In the US, one in three dollars of assets under management is now invested sustainably. Prominent media have been critical of asset managers for charging higher fees to sustainable investors. For example, the Wall Street Journal has already proclaimed sustainable investing to be a new cash cow, through which additional fees can be earned at no extra cost to the managers. A similar picture exists in the EU, where recent amendment to the EU’s Markets in Financial Instruments Directive II (MiFID II) now requires professional financial advisers to ask their clients about their Socially Responsible Investing (SRI) preferences. Investor protection authorities such as the European Securities and Markets Authority (ESMA) and consumer organisations share the media’s concerns about where this could lead. They think that financial advisers can exploit customers with a high willingness to invest sustainably by selling them more expensive products.
In contrast, most asset managers claim to be unaware of potential conflicts of interest linked to sustainable investment preferences and argue that policy interventions are not necessary. They point out that sustainable investment products can be more expensive to manage than conventional products, for example due to the costs of screening companies for sustainability. Despite the criticisms from media and regulators, empirical evidence that sustainable investors would be disadvantaged was lacking – until now.
Smeets and his colleagues Marten Laudi and Utz Weitzel conducted two experiments among 415 financial advisers in the US and Europe. They discovered that advisers did indeed charge higher fees to sustainable investors compared to conventional investors, and there appeared to be no logical explanation for the difference. Smeets: ‘The financial advisers did not invest more time and energy in their sustainable investment clients and did not have more skills compared to the skills required for conventional investing.’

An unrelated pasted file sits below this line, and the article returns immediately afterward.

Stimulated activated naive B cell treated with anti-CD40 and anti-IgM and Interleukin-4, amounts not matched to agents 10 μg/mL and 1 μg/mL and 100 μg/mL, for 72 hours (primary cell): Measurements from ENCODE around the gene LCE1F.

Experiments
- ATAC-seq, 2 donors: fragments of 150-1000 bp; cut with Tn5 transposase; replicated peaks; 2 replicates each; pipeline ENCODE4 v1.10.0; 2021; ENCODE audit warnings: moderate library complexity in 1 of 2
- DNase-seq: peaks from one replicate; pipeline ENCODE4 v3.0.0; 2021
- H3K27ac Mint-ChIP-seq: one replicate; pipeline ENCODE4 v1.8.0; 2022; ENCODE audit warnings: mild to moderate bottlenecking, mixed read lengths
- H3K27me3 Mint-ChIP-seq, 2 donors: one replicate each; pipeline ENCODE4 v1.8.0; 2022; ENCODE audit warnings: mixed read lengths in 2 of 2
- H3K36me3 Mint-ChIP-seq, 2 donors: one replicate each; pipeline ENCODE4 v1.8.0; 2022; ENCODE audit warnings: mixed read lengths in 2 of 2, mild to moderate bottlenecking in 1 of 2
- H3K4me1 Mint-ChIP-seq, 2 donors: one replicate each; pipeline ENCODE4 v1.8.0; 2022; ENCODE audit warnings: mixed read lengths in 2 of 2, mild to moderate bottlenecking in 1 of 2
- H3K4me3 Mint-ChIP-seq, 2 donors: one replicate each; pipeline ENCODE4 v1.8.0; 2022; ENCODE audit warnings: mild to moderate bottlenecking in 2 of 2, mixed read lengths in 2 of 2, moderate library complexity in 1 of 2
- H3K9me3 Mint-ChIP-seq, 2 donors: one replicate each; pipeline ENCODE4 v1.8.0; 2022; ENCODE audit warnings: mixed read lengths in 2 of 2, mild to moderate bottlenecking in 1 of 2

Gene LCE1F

The researchers reproduced their findings in the second experiment. ‘We saw that the advisers spent even less time on their sustainable clients. Both in terms of time spent and in terms of information considered, advisers make the same or even less effort for sustainable investors,' says Smeets. ‘It seems that advisers are focusing almost exclusively on the relatively simple ESG ratings (Environment, Social and Governance) for sustainable mandates, while considering a broader set of financial information for conventional investment mandates. This indicates that the higher fees are the result of price discrimination to extract extra profit from sustainable investment clients.’
The researchers also saw that the advisers charged a higher rate in particular to sustainable investors with little financial knowledge or if they knew nothing about the financial knowledge of the client. Smeets: 'The higher fee is not there if the adviser knows that the financial knowledge of the sustainable investment client is extensive.'
In a separate study, the researchers collected survey data from 53 professionals working in regulation, policy-making and supervision in the financial sector. The professionals did not predict the results of the research in advance. After learning about them, they all indicated that policy interventions were necessary. Smeets endorses this: ‘With sustainable investing, the expectation is that the financial return will be lower in any case compared to conventional investing. In combination with higher rates, this threatens the attractiveness of long-term sustainable investments and that is a cause for concern.’